Such utopian imaginings can certainly be found in young adult speculative fiction set in South Africa yet intriguingly they often seem to be associated not with an awareness of contemporary African issues, but rather with idealisations of the pre-colonial past. Perhaps unsurprisingly, they are also considerably more common in works written by authors living outside the country where they are ostensibly set. Lauren St John's prize-winning and highly successful "White Giraffe" series, for instance, begins with a novel that introduces readers to Martine, an eleven-year-old English girl who goes to live with her grandmother in South Africa. In this novel and the rest of the series, Martine is depicted as the instrument of salvation for both oppressed Africans and endangered animals. A secondary mixed-race character, Ben, befriends Martine but is stated to be an "outsider" by choice. He has little to do with Martine until she reveals herself as the heroic saviour whose coming has been foretold by African elders. Like Ben, the "good", indigenous Africans in the novels seem instinctively to perceive that they need to subordinate themselves to Martine, whom we are shown depicted as a superior being even in ancient San rock art. Yet while St John may present Martine as predestined to lead South Africa forward to an eco-friendly, egalitarian and utopian future, the critical reader is likely to see this ideal world as uncomfortably reminiscent of the past, since it unquestionably rejects urban modernity and troublingly positions a white British girl as a redemptive force, without showing any awareness that generations of European exploitation may have played a role in building the contemporary Africa that the central character rejects.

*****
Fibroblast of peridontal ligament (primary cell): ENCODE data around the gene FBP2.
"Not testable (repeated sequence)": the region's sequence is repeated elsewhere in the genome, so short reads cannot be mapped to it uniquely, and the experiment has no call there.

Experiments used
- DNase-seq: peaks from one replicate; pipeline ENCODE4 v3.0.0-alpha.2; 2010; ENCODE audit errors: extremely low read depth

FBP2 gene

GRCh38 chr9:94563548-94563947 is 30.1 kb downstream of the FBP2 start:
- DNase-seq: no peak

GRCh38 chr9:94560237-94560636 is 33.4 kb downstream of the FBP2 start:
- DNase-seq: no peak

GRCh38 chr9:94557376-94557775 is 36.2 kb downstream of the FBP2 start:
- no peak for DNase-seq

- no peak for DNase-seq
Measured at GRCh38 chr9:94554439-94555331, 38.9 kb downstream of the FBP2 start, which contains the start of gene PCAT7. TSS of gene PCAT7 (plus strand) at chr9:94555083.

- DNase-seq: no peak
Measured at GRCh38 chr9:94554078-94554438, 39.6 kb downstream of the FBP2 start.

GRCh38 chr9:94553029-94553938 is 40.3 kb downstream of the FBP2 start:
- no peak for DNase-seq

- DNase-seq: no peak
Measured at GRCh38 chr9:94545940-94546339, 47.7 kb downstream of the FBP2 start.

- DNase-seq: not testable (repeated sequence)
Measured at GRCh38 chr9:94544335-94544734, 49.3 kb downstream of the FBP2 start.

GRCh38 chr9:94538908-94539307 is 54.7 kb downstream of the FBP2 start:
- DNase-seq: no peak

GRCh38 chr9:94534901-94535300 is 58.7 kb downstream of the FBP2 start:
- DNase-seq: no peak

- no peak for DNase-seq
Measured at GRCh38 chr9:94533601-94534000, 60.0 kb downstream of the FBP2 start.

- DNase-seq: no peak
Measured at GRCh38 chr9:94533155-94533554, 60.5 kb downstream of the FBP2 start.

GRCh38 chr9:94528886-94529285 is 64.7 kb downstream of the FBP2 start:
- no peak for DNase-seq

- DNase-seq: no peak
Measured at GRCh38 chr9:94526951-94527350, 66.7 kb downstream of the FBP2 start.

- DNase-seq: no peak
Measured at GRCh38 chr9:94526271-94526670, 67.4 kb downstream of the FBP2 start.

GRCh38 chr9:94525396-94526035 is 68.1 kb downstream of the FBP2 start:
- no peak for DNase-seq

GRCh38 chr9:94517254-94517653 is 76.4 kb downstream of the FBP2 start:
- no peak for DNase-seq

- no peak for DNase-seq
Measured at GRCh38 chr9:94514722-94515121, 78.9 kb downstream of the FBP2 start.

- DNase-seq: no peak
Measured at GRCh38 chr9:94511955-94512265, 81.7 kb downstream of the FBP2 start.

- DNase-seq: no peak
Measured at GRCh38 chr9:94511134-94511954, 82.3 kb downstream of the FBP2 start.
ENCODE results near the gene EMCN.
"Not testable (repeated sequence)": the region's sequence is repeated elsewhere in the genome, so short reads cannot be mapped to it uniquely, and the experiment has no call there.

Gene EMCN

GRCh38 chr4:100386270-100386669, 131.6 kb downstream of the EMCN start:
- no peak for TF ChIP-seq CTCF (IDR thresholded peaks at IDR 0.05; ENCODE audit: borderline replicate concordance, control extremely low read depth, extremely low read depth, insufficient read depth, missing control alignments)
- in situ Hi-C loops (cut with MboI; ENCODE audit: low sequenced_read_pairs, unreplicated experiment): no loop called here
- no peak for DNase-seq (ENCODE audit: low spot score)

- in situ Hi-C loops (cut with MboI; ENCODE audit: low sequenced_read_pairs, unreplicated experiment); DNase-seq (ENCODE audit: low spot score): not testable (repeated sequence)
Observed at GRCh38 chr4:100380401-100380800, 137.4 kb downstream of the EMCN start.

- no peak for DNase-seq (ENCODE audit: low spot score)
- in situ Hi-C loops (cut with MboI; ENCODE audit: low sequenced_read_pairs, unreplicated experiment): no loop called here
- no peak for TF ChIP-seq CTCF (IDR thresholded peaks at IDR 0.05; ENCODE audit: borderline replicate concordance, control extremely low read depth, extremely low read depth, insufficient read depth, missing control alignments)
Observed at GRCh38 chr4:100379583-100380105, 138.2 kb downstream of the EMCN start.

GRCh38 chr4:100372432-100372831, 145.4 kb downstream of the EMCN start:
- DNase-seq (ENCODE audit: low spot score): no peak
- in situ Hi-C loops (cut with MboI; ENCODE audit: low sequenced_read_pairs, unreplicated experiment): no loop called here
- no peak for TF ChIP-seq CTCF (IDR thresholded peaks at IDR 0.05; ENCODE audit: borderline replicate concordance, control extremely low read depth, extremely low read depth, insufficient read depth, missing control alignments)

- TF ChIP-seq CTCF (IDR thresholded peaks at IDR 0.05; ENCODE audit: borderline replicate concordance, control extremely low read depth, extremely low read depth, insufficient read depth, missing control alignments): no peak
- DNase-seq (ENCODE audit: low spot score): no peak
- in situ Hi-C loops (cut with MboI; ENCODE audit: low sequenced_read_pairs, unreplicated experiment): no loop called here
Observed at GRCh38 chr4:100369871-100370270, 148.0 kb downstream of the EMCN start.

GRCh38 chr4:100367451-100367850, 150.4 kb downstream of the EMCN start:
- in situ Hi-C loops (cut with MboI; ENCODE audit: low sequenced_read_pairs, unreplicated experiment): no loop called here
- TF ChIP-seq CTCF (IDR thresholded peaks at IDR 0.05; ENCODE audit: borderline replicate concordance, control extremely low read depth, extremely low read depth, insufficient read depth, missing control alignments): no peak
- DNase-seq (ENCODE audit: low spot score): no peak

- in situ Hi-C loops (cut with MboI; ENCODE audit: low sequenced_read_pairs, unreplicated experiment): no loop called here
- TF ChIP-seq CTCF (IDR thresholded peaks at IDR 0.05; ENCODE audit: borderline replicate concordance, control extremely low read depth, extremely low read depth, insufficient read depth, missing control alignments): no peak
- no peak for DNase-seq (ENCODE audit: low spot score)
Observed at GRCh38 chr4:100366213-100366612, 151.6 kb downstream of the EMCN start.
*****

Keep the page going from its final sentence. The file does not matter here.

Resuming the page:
Similarly, Sarah Pinsker's "The Transdimensional Horsemaster Rabbis of Mpu-malanga Province" takes a grieving Jewish photographer, Yona Heifetz-Perec, into the depths of the country to encounter a lost tribe rooted in a timeless African pastoral dream:
they travelled the length of the valley between steep rock walls. On the other side of the path from the pasture there were crops growing in neat rows: maize, sugarcane, groundnut. The fields gave way to a small orchard, and beyond that, the village itself. Yona counted eighteen small sandstone dwellings. (74-75)
This multi-cultural and often demonstrably unAfrican collage is matched by the hazily-defined characteristics of the villagers, whom we are told look "more Middle Eastern than Ndebele" (75), speak a dialect derived from Syriac or Aramaic and use prayers that "sound like some of the oldest Jewish prayers: the Kaddish, the Shema" (78). More miraculously still, they shift in and out of existence in a collective flickering that suggests to the protagonist that they may be neither African nor even human but alien transdimensional beings. Furthermore, Pinsker's story is compiled as a series of verbal descriptions of imagined photographs and the last of these shows Yona rejecting the grimy streets of urban Kampala, where her partner has been beaten to death, in favour of a return to rural simplicity and a future where she is seen "singing with the tribespeople, her face tilted towards the stars" (79).
One cannot help suspecting that for many Western writers, a desirable African future can only be envisaged when it is dissociated from both modernity and indigenous Africans. Bill Ashcroft has observed that "Historicism fixes the indigenous subject at a static moment in the past, a prehistory located under the sign of the primitive; a primal innocence or barbarity. This is the static historical moment from which History, the record of civilization, begins" (117). In the work of St John and Pinsker, a return to this approved stasis becomes a distinguishing marker not only of the African past, but even more disturbingly of its future as well.